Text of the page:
ominous crack in a very large tree

So tonight, I planted begonias in two strawberry jars.  Out front, I planted impatiens, because they will bloom in shade, and that’s all we have in the front – lots of shade with very little grass.  In the back, I planted pots of all colors of verbena, petunias, snapdragons, alyssum, and zinnias.  These will set on the deck out back which gets morning and afternoon sun.     

Up close to the house in the back is my newly started flower bed where Timothy (my gargoyle) sits vigilantly guarding it all.  It has bleeding hearts Sarah gave me last year, and some dianthus that have come back this spring.  The dianthus are spindly and barely blooming.  The soil is perhaps too acid right there, and maybe there’s just not enough sun for them.  Work is needed.  Much work is needed there before I set out the jack-in-the-pulpits and trillium I bought earlier this spring. 

It could all be so beautiful if I spent a little less time in my hammock, and more time with a shovel in my hands.

tarry awhile

Friday, May 9, 2014

another world

Today was a typical squirrely Friday.  The workday can’t be over soon enough on Fridays, but today was just worse than usual.  With so many projects waiting my attention, I couldn’t seem to focus on any one task.  That limbo state is a dreadful place to be.  I paced my cubicle, walked the halls, ran the stairs, stared out the window, and played games on my phone.  Finally, an hour before what should have quitting time, I started returning phone calls, answering emails, and completing project tasks.  I worked a couple of hours over just because I fell into that mindless place and lost track of time.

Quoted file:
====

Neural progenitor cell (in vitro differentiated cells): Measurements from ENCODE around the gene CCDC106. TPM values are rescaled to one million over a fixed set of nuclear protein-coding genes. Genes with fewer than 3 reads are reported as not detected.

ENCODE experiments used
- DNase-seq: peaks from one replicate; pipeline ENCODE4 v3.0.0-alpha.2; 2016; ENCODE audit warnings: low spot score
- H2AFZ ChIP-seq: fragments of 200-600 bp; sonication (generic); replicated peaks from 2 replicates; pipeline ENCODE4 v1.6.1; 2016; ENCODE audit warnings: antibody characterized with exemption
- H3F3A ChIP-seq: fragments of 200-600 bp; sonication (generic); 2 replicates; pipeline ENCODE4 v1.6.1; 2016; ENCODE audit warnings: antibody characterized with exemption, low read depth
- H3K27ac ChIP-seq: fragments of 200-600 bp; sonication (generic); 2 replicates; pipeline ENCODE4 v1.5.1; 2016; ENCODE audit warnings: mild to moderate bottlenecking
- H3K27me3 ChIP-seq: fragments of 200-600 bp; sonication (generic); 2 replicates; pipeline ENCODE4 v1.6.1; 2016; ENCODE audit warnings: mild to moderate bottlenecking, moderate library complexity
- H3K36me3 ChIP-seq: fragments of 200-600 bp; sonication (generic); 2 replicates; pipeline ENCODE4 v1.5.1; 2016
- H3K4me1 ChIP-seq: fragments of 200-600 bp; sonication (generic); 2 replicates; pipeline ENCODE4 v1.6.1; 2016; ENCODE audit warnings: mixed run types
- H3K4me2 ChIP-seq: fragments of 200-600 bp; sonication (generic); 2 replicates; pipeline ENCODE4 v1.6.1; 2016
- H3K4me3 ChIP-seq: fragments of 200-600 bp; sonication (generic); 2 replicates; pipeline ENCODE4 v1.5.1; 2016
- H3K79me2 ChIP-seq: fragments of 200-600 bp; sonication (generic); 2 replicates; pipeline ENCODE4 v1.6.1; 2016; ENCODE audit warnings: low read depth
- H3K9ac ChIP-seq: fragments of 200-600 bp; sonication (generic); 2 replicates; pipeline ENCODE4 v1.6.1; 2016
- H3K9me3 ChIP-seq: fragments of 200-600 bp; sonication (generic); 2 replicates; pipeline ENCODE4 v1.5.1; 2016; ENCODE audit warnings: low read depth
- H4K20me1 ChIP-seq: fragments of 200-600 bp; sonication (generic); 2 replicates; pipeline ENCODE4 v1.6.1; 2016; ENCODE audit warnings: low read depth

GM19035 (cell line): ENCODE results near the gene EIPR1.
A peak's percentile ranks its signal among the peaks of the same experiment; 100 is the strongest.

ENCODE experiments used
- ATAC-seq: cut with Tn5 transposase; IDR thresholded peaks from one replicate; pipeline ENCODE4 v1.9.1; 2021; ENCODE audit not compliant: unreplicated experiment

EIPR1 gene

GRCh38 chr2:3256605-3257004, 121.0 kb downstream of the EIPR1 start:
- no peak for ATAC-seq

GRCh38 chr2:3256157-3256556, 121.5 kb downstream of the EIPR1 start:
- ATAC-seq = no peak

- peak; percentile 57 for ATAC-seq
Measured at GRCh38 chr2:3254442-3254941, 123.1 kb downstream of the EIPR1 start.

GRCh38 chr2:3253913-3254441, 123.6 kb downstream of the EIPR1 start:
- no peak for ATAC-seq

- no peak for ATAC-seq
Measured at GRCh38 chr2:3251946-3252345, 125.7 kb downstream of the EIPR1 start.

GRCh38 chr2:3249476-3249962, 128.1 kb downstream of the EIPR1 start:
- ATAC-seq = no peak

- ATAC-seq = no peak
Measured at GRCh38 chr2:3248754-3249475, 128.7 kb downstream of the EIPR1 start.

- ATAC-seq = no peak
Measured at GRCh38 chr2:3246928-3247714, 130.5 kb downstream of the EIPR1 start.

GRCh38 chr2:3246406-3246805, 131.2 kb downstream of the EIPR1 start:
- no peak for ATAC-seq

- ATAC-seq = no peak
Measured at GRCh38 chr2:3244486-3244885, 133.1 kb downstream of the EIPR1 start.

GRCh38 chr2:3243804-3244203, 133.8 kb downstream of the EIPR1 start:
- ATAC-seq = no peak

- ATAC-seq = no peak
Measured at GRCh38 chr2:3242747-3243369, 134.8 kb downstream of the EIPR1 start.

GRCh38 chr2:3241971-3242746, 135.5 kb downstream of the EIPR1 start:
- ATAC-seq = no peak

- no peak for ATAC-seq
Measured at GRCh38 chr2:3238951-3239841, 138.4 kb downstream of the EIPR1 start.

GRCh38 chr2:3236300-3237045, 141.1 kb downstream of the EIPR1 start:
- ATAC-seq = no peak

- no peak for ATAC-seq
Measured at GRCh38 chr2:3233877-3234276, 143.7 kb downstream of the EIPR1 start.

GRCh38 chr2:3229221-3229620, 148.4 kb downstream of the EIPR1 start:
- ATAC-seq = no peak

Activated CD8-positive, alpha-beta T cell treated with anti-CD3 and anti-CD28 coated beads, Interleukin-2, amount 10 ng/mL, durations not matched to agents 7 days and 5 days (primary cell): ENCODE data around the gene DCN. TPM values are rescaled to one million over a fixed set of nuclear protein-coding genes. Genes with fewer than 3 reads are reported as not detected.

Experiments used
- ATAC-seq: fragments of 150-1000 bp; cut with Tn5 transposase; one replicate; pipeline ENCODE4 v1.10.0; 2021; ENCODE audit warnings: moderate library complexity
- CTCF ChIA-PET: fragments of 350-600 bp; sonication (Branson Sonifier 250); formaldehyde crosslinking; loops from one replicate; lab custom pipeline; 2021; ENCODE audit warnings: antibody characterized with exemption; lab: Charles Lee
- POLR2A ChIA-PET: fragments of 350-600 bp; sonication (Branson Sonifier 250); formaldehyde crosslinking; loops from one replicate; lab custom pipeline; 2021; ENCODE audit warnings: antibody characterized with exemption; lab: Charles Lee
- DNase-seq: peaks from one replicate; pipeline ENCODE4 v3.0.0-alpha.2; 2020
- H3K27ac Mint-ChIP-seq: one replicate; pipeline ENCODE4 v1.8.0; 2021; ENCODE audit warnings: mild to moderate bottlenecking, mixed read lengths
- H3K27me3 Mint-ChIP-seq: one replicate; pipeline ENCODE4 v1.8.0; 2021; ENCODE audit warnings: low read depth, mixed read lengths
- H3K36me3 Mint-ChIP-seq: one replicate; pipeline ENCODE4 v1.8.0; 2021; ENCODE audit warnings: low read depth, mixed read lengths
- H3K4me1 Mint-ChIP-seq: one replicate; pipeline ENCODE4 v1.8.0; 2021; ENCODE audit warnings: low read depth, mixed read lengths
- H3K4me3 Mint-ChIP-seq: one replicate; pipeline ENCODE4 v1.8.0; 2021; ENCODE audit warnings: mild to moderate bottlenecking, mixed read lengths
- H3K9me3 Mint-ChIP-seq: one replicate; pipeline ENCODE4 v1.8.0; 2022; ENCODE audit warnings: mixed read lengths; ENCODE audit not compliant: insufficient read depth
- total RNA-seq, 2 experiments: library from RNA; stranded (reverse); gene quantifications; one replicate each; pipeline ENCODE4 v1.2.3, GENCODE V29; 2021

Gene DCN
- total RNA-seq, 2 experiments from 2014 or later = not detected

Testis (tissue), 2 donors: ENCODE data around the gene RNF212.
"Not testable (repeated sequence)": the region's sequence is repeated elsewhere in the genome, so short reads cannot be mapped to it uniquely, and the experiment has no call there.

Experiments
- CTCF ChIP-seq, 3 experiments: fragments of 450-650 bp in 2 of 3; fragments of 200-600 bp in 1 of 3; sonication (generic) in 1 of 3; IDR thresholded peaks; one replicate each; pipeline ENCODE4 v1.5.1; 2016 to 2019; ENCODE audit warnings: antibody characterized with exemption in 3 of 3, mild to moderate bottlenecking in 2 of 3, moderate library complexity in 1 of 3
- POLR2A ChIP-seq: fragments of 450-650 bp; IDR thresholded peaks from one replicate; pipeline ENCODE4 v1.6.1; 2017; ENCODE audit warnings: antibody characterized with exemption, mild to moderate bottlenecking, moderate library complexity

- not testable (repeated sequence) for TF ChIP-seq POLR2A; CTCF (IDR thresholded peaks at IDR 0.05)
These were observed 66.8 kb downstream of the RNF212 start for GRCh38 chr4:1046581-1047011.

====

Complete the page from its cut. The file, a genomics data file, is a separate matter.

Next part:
The mindless zone is sort of a curse, but also a blessing for somebody like me who is completely burnt out with her job.  Time passes quickly when one is engaged in work without being present in the reality of it.  I still recall vividly a time when I spaced out at a traffic light.  I was waiting to pull out onto a busy highway.  One car was in front of me and at least one behind; the light was red for a very long time.  The car behind me blasted his horn to alert me that the light was not getting any greener.  The car in front of me had just cleared the intersection as I took my foot off the brake.  And then from the left side, a giant Pepsi truck came swerving from behind stopped cars and ran the red light.  He was trying to brake - his tires were smoking and he laid two stripes of black rubber before and across the entire intersection.  If I had been paying attention that day and followed the car in front as an attentive driver should have, I would have been broadsided by that big truck, no doubt about it.  Most likely, that would have been the end of KYLady.